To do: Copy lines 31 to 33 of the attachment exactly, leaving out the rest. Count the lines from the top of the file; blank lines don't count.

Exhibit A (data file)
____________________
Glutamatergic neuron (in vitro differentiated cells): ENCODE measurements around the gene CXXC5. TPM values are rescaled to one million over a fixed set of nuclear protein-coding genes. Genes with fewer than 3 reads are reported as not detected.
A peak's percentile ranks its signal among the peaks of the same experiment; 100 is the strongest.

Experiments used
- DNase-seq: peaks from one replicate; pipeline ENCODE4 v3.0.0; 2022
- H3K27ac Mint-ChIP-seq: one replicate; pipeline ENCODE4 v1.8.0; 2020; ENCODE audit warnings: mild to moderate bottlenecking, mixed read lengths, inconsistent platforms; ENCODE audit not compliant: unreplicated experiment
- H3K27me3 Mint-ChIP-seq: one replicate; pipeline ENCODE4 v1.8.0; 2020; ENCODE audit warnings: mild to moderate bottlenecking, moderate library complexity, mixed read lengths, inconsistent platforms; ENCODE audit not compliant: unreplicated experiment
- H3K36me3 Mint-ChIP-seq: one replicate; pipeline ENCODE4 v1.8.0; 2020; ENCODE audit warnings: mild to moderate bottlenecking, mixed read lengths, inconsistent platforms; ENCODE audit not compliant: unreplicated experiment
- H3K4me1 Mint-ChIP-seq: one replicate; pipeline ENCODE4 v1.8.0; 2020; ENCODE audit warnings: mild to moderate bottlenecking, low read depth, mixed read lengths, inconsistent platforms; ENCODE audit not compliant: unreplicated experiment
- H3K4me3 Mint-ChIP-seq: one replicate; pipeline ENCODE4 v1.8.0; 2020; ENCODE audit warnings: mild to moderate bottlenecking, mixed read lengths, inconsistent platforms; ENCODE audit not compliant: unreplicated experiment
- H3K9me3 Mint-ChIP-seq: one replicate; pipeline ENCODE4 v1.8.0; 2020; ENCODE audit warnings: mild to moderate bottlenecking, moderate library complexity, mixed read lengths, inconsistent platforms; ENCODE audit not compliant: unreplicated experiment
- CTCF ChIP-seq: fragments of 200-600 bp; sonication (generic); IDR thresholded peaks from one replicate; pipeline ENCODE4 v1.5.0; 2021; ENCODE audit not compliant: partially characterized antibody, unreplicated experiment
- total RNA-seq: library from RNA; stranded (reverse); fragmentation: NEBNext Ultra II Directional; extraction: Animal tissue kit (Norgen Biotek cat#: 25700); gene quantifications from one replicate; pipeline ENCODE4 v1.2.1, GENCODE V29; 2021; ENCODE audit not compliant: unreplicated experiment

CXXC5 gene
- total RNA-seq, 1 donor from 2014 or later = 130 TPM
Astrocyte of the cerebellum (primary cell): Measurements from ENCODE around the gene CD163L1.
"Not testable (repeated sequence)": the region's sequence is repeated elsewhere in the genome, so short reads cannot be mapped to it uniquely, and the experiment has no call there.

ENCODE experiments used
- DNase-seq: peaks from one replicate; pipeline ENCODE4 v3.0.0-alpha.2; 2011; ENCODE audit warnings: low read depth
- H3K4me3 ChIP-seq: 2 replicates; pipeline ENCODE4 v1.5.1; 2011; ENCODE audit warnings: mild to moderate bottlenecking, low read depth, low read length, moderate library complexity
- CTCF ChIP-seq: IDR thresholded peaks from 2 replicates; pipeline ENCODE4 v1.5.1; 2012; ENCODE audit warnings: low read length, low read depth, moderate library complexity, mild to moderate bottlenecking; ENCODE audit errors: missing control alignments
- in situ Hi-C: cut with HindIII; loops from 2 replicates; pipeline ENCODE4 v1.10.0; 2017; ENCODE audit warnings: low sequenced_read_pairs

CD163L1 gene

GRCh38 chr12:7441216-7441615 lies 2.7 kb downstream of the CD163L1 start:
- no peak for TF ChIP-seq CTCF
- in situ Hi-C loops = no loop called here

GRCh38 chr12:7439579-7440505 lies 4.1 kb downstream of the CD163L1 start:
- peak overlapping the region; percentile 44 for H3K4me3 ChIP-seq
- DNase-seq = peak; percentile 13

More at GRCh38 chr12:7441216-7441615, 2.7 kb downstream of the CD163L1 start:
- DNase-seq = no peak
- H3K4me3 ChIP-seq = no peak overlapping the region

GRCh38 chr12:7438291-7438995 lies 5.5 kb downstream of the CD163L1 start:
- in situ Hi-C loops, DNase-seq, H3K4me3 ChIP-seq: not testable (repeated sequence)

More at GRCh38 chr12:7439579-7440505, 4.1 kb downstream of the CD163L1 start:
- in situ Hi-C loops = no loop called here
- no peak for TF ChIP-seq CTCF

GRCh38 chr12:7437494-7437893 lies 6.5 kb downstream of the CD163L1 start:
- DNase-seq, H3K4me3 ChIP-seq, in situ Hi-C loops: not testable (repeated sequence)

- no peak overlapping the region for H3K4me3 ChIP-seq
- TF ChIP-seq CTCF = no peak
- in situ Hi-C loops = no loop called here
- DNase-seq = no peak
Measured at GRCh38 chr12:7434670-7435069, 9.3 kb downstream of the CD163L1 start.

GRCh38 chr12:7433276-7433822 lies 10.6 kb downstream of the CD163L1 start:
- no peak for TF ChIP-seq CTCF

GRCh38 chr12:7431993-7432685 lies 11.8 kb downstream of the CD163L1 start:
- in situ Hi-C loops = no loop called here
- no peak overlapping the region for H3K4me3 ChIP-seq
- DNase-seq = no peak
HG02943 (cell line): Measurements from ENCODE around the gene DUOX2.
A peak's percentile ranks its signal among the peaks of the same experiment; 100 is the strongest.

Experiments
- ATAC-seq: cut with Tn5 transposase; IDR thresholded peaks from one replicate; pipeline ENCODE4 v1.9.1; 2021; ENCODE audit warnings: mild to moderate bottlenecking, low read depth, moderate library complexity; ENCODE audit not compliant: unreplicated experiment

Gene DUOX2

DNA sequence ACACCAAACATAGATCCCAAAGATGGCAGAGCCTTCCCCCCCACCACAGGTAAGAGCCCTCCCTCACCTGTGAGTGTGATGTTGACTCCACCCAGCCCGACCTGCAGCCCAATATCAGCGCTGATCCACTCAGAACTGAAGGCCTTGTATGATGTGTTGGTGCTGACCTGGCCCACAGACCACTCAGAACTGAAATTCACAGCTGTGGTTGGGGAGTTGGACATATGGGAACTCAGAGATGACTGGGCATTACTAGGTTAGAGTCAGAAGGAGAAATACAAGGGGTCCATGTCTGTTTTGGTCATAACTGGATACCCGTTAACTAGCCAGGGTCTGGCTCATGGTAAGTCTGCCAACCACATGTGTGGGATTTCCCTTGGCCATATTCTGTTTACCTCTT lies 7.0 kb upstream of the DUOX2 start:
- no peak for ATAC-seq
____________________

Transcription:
- H3K4me3 ChIP-seq = no peak overlapping the region

GRCh38 chr12:7438291-7438995 lies 5.5 kb downstream of the CD163L1 start:
- in situ Hi-C loops, DNase-seq, H3K4me3 ChIP-seq: not testable (repeated sequence)